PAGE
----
Examples include sodium arsenite, mercury, cadmium, and osmium tetroxide.

  1. Pesticides, Insecticides, Herbicides – defined as “any substance or mixture of substances intended for preventing, destroying, repelling, or mitigating any pest” by the Federal Insecticide, Fungicide, and Rodenticide Act.  Examples include Paraquat, Diquat, and Chlorpyrifos. 
  2. Pyrophoric Chemicals – substances that will ignite spontaneously upon contact with air.  Examples include tertiary-butyl lithium, iron sulfide, and many reactive metals.
  3. Nanoparticles – is defines as a small particles (1 - 100 nanometers) that behave as a whole unit in terms of its transport and properties.  Some nanoparticles, such as Zinc Oxide, are thought to have cytotoxic properties. 
  4. Neurotoxins – chemical agents that can affect the transmission of signal between neurons.  Examples include MPTP and snake venom.

For other highly hazardous chemicals that do not fall under these categories, please contact Chemical Safety Manager, Rebecca Bloodworth (Bloodworth@uthscsa.edu) at 567-2963 for assistance or to verify if a specific chemical requires CSC approval.





Protocol Submission and Review Process

Chemical Protocols are reviewed on a continuous basis by the Committee.  Chemical Protocols are usually approved within 30 calendar days of assignment to the Reviewers.   It is highly recommended that protocols are submitted well in advance of any funding or other agency deadlines.  Principal Investigators must submit chemical protocols through the EH&S system EH&S Assistant.  Appointment may be made with Rebecca Bloodworth, Chemical Safety Manager, for assistance in creating and submitting chemical protocols.  Below is a step by step description of the submission and review process:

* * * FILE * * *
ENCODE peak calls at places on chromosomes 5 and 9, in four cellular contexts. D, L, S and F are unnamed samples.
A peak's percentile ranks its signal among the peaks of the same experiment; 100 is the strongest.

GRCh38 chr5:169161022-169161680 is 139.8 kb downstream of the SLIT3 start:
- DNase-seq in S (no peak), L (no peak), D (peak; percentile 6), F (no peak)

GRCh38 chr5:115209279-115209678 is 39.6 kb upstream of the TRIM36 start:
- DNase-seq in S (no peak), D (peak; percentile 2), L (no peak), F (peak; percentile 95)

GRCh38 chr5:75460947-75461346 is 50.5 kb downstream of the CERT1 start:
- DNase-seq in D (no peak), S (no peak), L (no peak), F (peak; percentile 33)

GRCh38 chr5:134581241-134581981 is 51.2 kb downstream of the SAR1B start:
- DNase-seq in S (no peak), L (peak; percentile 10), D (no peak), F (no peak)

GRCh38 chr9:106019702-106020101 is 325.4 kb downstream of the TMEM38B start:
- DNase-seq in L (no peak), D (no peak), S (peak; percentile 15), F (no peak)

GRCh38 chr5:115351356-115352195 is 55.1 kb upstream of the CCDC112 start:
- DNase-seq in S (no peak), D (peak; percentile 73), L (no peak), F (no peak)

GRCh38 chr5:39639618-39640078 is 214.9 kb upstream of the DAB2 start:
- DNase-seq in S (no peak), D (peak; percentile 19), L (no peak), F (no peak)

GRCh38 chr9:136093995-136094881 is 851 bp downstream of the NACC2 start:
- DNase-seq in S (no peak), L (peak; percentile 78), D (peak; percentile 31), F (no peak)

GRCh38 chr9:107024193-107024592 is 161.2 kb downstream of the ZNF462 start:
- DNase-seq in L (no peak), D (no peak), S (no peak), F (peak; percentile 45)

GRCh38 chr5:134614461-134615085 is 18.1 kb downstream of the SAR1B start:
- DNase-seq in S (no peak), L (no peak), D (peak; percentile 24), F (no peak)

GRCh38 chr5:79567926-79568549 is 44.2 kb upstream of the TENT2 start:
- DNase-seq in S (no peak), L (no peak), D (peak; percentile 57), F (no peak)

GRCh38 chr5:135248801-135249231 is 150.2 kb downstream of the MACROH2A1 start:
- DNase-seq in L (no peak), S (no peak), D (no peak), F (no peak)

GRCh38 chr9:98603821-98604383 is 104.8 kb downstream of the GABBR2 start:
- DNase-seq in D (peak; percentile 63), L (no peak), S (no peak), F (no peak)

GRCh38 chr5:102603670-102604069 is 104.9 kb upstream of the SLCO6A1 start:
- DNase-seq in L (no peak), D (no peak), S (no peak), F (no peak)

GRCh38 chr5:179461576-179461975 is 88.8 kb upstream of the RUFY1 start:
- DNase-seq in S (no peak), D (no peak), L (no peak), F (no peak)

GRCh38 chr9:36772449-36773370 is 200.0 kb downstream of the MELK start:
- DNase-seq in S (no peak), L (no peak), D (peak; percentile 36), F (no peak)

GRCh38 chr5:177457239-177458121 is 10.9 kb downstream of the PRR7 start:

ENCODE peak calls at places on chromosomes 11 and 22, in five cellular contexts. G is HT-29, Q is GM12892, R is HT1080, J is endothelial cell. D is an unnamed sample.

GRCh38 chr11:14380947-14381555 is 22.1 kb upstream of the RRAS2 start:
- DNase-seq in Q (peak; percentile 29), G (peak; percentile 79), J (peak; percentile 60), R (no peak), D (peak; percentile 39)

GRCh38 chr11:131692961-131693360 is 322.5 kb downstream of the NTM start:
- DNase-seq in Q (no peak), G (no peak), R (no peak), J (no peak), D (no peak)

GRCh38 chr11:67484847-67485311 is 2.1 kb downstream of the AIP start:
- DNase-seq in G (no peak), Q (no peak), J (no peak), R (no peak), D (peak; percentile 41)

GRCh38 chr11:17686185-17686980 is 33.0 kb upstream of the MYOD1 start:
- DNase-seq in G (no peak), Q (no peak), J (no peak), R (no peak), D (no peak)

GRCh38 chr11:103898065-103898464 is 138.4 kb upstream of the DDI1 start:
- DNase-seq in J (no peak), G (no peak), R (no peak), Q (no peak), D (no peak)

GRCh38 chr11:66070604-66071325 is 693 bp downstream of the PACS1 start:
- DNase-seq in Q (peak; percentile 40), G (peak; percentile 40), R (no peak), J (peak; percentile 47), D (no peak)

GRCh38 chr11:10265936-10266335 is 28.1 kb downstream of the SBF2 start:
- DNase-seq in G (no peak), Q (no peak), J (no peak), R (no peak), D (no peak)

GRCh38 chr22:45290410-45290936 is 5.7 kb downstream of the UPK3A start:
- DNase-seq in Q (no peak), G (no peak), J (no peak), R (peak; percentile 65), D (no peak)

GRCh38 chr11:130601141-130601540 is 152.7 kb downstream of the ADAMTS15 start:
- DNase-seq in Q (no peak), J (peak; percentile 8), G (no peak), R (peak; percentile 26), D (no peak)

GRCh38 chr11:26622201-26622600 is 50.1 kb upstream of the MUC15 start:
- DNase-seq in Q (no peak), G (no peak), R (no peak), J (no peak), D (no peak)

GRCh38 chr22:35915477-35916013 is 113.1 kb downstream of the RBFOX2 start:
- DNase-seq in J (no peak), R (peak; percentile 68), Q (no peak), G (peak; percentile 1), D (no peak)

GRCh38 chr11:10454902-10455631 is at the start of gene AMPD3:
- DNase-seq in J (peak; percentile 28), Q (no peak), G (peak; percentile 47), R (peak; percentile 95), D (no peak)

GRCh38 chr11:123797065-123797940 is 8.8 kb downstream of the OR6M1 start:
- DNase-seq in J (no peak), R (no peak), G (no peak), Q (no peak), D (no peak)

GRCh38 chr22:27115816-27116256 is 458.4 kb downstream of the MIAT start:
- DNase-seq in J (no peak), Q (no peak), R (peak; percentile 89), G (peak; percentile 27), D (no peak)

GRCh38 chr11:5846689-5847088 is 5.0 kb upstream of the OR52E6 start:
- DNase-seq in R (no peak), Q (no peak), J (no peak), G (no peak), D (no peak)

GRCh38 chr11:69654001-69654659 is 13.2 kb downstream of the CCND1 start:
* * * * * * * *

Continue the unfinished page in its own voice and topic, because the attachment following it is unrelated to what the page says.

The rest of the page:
1. All submitted protocols are reviewed by the Manager.  Incomplete protocols, or questions requiring attention from the PI, will be returned to the PI for clarification.
  2. Once the PI has adequately addressed the Manager’s concerns, the protocol will be assigned to Committee Reviewers.  Reviewers have the option to either recommend the protocol for approval, or submit comments to the PI.
  3. Reviewer comments may be submitted to the PI, if marked as “Necessary for Approval”.  The Manager will return the protocol to the PI, who is then asked to respond.
  4. After the PI has addressed all Reviewer comments, the protocol is re-submitted, and a second review cycle begins.
  5. After all Reviewer questions have been addressed, and a majority of the Assigned Reviewers approves the protocol, the Manager will finalize approval.  An approval letter will be published for the PI to view. 




Animal Studies Involving Hazardous Chemicals

Principal Investigators with animal protocols involving in vivo exposure to any of the categories of chemicals listed above must have CSC approval to use these agents in live animals.  Please bear in mind that IACP requires Safety approval for any of the chemical categories listed above.  It is imperative that CSC protocols are submitted early so as not to delay IACUC approval.

  • If prior CSC approval has been granted for general laboratory use, the PI will only have to submit an amendment through E-Protocol.   
    • Appendix A of the chemical application must be completed and submitted with your amendment.
    • Attach a copy of your IACUC protocol with your amendment.


  • If CSC approval is not on file, the PI must submit (concurrently with IACUC submission) a new CSC protocol through E-Protocol. 


For assistance with submitting chemical safety protocols, please contact Rebecca Bloodworth, Bloodworth@uthscsa.edu, at (210) 567-2963. 










Rebecca Bloodworth, CHMM

Chemical Safety Manager


Phone: (210) 567-2963


Michael Charlton, PhD

Assistant VP for Risk Management & Safety


(210) 567-2955


Michael Huber, D.D.S.

Committee Chair


(210) 567-3360